Advertisement

Vegan is the future of food, and the L.A. City Council should recognize that

Vegan is the future of food, and the L.A. City Council should recognize that
A plate of vegan Ecuadorian ceviche is shown. (Los Angeles Times)

To the editor: Los Angeles City Councilman Paul Koretz, in wanting to require that many Los Angeles food concessionaires offer at least one vegan protein meal, is simply getting his city ready for the future of food.

Our Earth can’t continue on its current path. Factory farming is ruining our environment with the large amounts of greenhouse gases released into the atmosphere by the billions of farmed animals imprisoned in those facilities. It’s also ruining our health, as meat and dairy consumption have been linked to a multitude of diseases.

Advertisement

As for those innocent animals kept in horrible conditions for their entire lives only to be cruelly killed for their meat, the best thing we can do for them is to take them off our plates. Passing a law requiring more vegan options is a move in the right direction.

Laura Frisk, Encinitas

..

To the editor: I was a vegetarian for 17 years. For the last six years, I have been vegan.

Within that short period of time, vegan fare has proliferated. All one has to do is go to the HappyCow.net and search for a town or city in the U.S. or abroad and, in most cases, one will be amazed at how easy it is to find either a vegan restaurant or one that has plenty of tasty plant-based options. L.A. and LAX in particular have many such choices.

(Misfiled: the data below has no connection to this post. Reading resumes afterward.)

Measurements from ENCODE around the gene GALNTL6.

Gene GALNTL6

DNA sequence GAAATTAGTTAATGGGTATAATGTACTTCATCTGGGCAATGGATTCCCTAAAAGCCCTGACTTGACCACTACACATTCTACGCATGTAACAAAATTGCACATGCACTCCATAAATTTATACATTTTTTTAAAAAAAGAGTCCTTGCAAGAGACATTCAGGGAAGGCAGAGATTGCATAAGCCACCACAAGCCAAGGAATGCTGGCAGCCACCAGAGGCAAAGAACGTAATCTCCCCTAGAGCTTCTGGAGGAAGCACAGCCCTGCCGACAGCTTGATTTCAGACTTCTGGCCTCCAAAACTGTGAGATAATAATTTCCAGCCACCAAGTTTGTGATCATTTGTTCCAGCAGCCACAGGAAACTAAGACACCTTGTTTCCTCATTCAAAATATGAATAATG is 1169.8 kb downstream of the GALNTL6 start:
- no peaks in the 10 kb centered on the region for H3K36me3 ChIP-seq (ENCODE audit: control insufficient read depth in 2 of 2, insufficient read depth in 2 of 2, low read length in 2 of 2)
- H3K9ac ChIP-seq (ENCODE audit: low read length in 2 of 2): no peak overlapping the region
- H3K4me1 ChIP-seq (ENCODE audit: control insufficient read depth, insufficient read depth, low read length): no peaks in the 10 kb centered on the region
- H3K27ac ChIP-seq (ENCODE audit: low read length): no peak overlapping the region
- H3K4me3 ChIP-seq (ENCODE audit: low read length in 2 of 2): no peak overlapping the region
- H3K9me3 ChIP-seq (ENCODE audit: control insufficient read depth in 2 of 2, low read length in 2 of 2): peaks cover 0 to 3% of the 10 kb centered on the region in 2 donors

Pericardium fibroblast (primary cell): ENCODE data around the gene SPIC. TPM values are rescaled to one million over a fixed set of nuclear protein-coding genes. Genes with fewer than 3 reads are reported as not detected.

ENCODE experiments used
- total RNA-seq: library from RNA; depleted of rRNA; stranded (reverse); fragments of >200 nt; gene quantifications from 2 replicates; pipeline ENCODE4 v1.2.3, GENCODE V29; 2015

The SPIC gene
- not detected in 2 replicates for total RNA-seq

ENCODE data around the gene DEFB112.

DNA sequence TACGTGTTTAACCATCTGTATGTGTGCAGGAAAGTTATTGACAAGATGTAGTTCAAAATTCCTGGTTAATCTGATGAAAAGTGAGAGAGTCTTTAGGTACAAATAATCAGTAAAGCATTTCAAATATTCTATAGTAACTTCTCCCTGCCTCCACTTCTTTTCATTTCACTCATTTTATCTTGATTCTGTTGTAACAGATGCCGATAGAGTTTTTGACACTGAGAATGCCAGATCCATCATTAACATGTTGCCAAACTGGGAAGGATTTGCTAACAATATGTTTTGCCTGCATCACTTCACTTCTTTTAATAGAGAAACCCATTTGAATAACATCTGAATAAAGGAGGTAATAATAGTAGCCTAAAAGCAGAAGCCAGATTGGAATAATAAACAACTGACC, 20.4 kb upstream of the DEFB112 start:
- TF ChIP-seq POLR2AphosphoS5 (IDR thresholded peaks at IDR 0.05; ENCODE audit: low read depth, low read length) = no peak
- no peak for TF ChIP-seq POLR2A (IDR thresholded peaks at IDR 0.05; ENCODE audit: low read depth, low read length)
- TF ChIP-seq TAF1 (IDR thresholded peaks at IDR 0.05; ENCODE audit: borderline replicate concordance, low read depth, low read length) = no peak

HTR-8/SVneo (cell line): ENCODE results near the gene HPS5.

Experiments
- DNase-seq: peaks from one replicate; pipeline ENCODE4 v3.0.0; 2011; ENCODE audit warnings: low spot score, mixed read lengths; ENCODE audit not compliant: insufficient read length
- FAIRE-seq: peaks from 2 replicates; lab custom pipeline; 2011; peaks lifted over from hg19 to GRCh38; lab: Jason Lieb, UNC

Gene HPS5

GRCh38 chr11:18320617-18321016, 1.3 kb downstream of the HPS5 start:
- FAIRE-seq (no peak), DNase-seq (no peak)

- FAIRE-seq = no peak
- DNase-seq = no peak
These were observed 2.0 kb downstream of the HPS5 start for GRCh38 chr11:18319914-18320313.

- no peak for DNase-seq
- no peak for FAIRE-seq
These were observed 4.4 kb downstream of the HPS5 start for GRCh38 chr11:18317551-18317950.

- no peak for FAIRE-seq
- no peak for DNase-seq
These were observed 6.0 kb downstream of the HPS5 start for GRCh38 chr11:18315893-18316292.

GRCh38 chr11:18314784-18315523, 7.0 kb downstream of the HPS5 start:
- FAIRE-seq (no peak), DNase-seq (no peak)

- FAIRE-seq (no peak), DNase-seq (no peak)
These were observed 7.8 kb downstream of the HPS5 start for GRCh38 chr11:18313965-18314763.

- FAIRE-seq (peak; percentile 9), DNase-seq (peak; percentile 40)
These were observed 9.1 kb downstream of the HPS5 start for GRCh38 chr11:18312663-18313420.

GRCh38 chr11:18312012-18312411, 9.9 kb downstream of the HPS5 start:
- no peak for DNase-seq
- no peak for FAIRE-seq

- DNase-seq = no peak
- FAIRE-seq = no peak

I agree with columnist Gustavo Arellano: Passing a law to force businesses to accommodate a lifestyle choice is wrong.

Nanci Elliott, Santa Barbara

..

To the editor: I was surprised that Arellano mentioned the romaine lettuce E. coli outbreak as a reason that vegetables are “no health panacea.” It’s worth noting that E. coli bacteria live in the intestine and feces of animals and do not come from plants.

Plant-based protein is more readily available now than it ever has been, so adding the options to restaurants will not be overly complicated.

Koretz’s proposal would be a win for the environment and for everyone looking to eat fewer animal products, and it would further establish Los Angeles as a forward-thinking city.

Henry Beal, Long Beach

Follow the Opinion section on Twitter @latimesopinion and Facebook.

Advertisement
Advertisement